CJ Interviews

Cristina Savescu, World Bank Economist, on Caribbean Growth

By: Caribbean Journal Staff - June 9, 2011

By Alexander Britell

Earlier this week, the World Bank released a report on growth prospects for Latin America and the Caribbean. That macro region had three distinct areas – Latin America itself, which is in the midst of an economic boom, Haiti and the Dominican Republic, which are both performing strongly, albeit for different reasons, and a group of countries in the English-speaking Caribbean. The last of the three has seen weaker growth as it struggles to emerge from the global downturn. We talked to Cristina Savescu, a World Bank economist in the organization’s Development Prospects Group, who contributed to the report. Caribbean Journal talked to Savescu about the strength of the Dominican Republic, hope for the Jamaican market, and why Latin American growth has not yet trickled over to the Caribbean.

What is the outlook generally for the Caribbean?

Basically the outlook for the Caribbean economies remains pretty weak for the forecast horizon. In the Dominican and Haiti, we will likely see strong growth. Excepting those countries, the region’s growth will remain tepid at around 2.2 percent in 2011, accelerating slightly to 2.6 percent in 2012 and 2.8 percent in 2013. Bear in mind that these follow two years of a recession in this region. The reason for excluding Haiti is that obviously we have a very strong growth projection for Haiti due to reconstruction efforts. The Dominican Republic, unlike the other Caribbean economies, has performed relatively strongly, but we are projecting deceleration from 7.8 percent to 5.1 percent in 2011 for the Dominican Republic and growth trending lower, over the forecasting horizon, to 4.3 percent in 2012.

Why has the Dominican Republic outperformed the rest of the region?

The Dominican Republic, despite its dependence on the U.S. economy for tourism, remittances and investment, has performed better than the rest of the Caribbean. First of all, the domestic dynamics were more favorable in the Dominican Republic relative to the rest of the Caribbean. There was strong growth resulting from stronger domestic demand. Going forward, the projection is for strong performance in the mining sector, due to the restarting of ferrous nickel mining operations, which will bolster growth, and also due to the start of gold mining. But domestic demand in the Dominican Republic will be relatively stronger than the rest of the Caribbean. The region, especially the Eastern Caribbean, has been affected by weak performance in the tourism sector and weak remittances, due to soft labor markets, in particular in the U.S. Unemployment remains high for the high-income countries, and it will come down only gradually over the forecasting horizon, which will have negative consequences for the growth in tourism and remittances.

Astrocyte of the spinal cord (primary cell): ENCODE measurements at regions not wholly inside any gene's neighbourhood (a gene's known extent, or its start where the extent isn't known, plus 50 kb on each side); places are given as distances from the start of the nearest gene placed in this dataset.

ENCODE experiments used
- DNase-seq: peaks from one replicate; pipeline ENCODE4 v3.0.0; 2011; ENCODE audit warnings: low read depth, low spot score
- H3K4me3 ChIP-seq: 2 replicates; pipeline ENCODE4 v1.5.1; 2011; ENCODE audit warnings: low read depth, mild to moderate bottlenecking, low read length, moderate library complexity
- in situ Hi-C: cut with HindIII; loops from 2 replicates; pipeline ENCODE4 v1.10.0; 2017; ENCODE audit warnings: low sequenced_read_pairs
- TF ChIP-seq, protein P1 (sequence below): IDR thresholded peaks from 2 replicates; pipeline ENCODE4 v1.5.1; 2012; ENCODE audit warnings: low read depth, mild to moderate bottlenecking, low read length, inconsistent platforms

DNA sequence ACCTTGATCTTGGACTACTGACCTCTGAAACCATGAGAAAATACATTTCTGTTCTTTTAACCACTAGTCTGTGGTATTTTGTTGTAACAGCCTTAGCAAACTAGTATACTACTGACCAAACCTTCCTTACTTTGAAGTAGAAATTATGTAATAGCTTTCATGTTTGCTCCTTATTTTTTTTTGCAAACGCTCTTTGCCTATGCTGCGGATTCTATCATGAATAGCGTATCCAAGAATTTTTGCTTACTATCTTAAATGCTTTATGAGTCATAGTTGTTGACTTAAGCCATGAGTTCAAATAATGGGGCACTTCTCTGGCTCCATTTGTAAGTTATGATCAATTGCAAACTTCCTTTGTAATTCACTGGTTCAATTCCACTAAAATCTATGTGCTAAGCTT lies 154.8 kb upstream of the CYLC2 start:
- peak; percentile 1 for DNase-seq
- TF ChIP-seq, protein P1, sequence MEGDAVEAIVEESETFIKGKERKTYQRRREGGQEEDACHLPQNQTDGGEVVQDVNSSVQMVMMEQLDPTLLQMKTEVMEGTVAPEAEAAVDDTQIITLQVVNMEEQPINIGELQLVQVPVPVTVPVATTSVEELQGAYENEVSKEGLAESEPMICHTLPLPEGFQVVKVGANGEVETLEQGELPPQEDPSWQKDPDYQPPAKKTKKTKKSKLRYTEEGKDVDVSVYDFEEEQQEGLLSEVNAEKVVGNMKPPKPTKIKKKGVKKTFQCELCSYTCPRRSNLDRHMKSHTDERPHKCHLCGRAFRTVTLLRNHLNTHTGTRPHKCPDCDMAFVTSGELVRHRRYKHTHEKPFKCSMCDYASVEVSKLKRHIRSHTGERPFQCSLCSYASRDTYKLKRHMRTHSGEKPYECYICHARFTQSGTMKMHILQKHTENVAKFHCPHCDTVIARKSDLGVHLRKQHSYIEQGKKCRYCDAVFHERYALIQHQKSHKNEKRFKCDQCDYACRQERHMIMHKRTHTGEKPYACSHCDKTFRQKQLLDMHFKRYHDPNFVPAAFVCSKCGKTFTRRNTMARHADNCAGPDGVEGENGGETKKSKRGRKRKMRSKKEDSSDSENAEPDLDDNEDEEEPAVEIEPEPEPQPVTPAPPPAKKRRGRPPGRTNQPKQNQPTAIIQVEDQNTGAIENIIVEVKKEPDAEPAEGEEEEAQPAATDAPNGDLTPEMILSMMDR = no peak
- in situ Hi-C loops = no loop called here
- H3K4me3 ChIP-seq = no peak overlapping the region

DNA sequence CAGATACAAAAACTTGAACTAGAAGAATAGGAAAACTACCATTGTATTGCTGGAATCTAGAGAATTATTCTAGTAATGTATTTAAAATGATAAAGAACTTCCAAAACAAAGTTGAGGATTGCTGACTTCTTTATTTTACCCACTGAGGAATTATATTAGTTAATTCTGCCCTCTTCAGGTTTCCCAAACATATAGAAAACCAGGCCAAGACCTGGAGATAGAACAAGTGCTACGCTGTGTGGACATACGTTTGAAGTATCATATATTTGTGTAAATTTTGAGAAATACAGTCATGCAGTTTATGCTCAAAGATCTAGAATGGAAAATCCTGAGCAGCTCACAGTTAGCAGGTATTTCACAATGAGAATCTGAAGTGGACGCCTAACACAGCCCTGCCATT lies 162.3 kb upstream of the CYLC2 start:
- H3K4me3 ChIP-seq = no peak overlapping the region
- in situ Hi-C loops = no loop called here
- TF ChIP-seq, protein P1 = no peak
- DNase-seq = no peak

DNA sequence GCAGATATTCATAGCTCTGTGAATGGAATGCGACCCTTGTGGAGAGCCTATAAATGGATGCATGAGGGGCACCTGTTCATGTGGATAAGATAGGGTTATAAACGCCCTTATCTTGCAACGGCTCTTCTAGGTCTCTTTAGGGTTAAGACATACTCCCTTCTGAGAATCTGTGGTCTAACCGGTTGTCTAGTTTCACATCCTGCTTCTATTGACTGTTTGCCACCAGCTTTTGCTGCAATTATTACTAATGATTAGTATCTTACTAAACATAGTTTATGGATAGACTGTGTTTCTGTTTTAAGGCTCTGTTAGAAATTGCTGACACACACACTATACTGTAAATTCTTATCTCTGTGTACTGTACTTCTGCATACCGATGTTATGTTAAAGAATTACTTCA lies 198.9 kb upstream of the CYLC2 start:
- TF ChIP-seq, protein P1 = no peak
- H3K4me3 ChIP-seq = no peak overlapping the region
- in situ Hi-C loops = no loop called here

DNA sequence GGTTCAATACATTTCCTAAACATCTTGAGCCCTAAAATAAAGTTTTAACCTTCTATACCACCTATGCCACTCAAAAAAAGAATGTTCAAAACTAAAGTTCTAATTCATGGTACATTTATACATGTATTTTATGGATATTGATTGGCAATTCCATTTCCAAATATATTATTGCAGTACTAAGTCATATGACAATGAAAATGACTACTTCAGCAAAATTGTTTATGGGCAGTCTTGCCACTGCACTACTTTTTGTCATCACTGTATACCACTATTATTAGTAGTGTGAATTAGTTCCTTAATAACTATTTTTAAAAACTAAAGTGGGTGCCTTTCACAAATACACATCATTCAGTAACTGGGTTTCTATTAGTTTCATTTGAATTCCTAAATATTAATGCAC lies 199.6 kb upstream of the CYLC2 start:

Are there any countries whose potential stands out?

Some of the larger economies have been stronger, or have better prospects for tourism. So in Jamaica, for example, the recovery has started earlier in Jamaica, in tourism, but overall the prospects are pretty weak for the Caribbean, excluding the Dominican Republic.

Jamaica’s economy was mentioned specifically in this week’s report. What will drive Jamaica’s economy going forward if it is to recover?

Most likely, stronger demand for aluminum, for example, will be a positive for Jamaica. But Jamaica is coming out of three years of contraction in GDP, so in that case the tax revenue base has been weakened significantly. Jamaica is also complicated by a heavy public debt burden. The growth in demand, in a more positive note, will be fueled by the mining and tourism sectors.

Latin America is performing extremely well. Why hasn’t that growth trickled over more to the Caribbean, and what can the Caribbean due to capitalize on it?

The growth in Latin America has been strong. The region has rebounded strongly from the crisis, in particular, from the very strong performance of some of the commodity exporters of the region. In Peru, Argentina and Brazil, growth was strong. The Caribbean has yet to diversify, for example, its tourism industry to attract tourists from these drastically growing economies. So there is potential for growth in the future, for tapping more into those markets. And of course, they have the challenge of further diversifying their economy more generally, not just the tourist sector. I know that many of the Caribbean countries are trying to develop their offshore financial services, but there are some limitations in that respect.

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